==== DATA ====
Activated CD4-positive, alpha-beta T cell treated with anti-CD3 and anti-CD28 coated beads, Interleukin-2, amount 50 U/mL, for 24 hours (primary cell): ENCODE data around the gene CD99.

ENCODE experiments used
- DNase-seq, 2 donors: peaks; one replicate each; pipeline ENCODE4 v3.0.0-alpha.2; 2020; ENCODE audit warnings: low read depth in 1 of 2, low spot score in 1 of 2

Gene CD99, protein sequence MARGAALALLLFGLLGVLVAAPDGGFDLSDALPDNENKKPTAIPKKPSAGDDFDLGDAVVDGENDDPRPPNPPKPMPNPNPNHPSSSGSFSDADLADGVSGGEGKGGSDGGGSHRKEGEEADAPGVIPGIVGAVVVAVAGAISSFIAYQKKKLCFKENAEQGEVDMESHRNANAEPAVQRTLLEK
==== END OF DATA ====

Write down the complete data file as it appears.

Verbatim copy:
Activated CD4-positive, alpha-beta T cell treated with anti-CD3 and anti-CD28 coated beads, Interleukin-2, amount 50 U/mL, for 24 hours (primary cell): ENCODE data around the gene CD99.

ENCODE experiments used
- DNase-seq, 2 donors: peaks; one replicate each; pipeline ENCODE4 v3.0.0-alpha.2; 2020; ENCODE audit warnings: low read depth in 1 of 2, low spot score in 1 of 2

Gene CD99, protein sequence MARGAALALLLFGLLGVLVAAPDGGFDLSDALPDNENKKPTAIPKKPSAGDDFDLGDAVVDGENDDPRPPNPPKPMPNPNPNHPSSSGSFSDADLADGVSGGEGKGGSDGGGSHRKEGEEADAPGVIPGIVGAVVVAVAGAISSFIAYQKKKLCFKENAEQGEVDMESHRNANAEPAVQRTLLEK